Looking through Trollsmyth's pixie class while getting the URL for the link in my brownie post, I realized that my dryad and brownie classes are missing something that most everyone else's classes have: XP charts. That's because I don't do XP in the normal way in my experimental campaign. Instead, inspired by this document by Beren Kinsman, XP in my campaign works this way:
Characters gain one Experience Point (XP) for every session their player plays them. Characters also gain 1 XP for each 1000 silver pieces of loot they spend. To advance to level L, characters need L^2+(L-2) XP. To advance to Level 2, a character needs 4 XP. To advance to Level 3, a character needs 10 total XP, but already has 4 XP and so only needs 6 more XP. To advance to Level 4, a character needs 18 XP total/8 XP more, etc. Basically, to advance to the next level, double the number of the next level and you've got how many more XP you need.
How does this change my game? Well, I think it makes tracking XP easier, if only because XP is earned in bigger chunks. This particular system also slows down advancement (shh, don't tell my players). For example, according to Beren in his document, it should take about 210 sessions for a character to reach Level 20 using either conventional XP or his system (I'm not sure which edition Beren's using). With my system, though, without spending silver for XP, it will take a character 418 sessions to reach Level 20. I'm still not sure just how much spending silver will accelerate that.
Whatever the case, though, that makes for slower advancement, since I don't think I'm over-generous on treasure when I place it (like when I'm running some One Page Dungeon modules), though I tend to leave treasure as-is in modules I run that already have treasure placed in them. So, if you're interested in a prolonged low-level campaign, you might consider this system.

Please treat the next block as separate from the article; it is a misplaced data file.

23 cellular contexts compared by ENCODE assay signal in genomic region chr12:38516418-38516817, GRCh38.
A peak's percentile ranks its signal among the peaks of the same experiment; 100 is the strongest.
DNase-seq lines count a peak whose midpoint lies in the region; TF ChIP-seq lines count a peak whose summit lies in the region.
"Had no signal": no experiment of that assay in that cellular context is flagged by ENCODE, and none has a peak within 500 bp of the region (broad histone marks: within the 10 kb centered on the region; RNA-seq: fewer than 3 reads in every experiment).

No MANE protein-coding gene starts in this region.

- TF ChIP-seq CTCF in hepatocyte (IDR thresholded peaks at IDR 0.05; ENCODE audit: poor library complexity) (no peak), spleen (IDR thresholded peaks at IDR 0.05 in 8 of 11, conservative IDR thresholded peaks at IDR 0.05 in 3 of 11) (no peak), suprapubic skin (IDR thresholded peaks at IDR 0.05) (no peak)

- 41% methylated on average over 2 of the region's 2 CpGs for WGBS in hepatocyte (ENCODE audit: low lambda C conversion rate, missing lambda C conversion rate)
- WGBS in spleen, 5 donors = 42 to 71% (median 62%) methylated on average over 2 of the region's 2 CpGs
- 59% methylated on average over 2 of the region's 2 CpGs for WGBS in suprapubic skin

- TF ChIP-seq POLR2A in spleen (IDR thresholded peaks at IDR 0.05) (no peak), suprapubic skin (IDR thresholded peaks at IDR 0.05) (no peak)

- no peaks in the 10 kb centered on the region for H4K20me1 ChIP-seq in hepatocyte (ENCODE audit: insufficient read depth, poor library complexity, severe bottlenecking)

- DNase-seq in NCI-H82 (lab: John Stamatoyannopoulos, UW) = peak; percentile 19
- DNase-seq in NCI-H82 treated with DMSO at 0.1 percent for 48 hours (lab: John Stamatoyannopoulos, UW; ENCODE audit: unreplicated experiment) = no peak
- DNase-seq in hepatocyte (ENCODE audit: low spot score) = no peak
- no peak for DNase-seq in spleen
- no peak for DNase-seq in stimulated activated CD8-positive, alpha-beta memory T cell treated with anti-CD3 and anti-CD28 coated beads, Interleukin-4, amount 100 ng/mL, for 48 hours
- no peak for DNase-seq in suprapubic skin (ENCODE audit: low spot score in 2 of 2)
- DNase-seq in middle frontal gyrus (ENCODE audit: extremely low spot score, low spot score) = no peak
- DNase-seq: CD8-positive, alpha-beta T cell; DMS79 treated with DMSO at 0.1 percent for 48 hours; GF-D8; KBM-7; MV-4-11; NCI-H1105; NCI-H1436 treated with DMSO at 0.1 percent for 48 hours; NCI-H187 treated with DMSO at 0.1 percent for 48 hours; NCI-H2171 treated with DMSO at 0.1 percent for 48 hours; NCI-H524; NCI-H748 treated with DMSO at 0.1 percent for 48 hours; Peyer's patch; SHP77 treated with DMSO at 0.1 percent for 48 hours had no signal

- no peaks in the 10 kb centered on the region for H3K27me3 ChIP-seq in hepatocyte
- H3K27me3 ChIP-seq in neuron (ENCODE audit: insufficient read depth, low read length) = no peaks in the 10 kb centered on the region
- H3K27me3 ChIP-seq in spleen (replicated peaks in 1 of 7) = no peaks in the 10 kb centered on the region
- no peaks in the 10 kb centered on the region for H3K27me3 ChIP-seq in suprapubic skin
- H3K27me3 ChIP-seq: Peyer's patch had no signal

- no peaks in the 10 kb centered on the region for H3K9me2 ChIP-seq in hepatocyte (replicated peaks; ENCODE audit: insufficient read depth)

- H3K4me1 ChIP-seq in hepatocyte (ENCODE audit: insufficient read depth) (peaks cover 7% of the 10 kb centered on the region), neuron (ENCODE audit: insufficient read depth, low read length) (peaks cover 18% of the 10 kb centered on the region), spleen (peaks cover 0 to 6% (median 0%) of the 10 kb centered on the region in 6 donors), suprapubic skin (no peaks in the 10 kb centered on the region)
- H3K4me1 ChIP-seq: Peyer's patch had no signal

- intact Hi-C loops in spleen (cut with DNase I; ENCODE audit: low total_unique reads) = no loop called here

Another nice effect of this system that isn't exclusive to this system is that players aren't as fixated on killing things as they would be otherwise, but on acquiring loot, since they don't get any XP for killing things. That's still something my players are working on, though. They almost got themselves a TPK last session in a fight with Mad Trees they totally could have outrun.
Finally, not having to worry about XP charts that I don't totally understand frees me up from that worry when I want to make a new class. Someday I'll re-read "Building the Perfect Class" and probably apply it to creating new classes, but for now it's nice not to have to worry about it.
Disclaimer: I downloaded the document "A Level Advancement Alternative to XP" from Berin Kinsman's website a long time ago. When I tried to find the link for it for this article, I couldn't, so I contacted him and asked him if he'd repost it, since I thought it had gone down. He kindly gave me the URL of the page linked above, which apparently had never been down (bad Google-fu skills on my part, apparently). This isn't a big deal, but qualifies as "prior contact" according to my disclaimer down there on the right. It doesn't affect anything, I don't think, but I want to keep myself honest.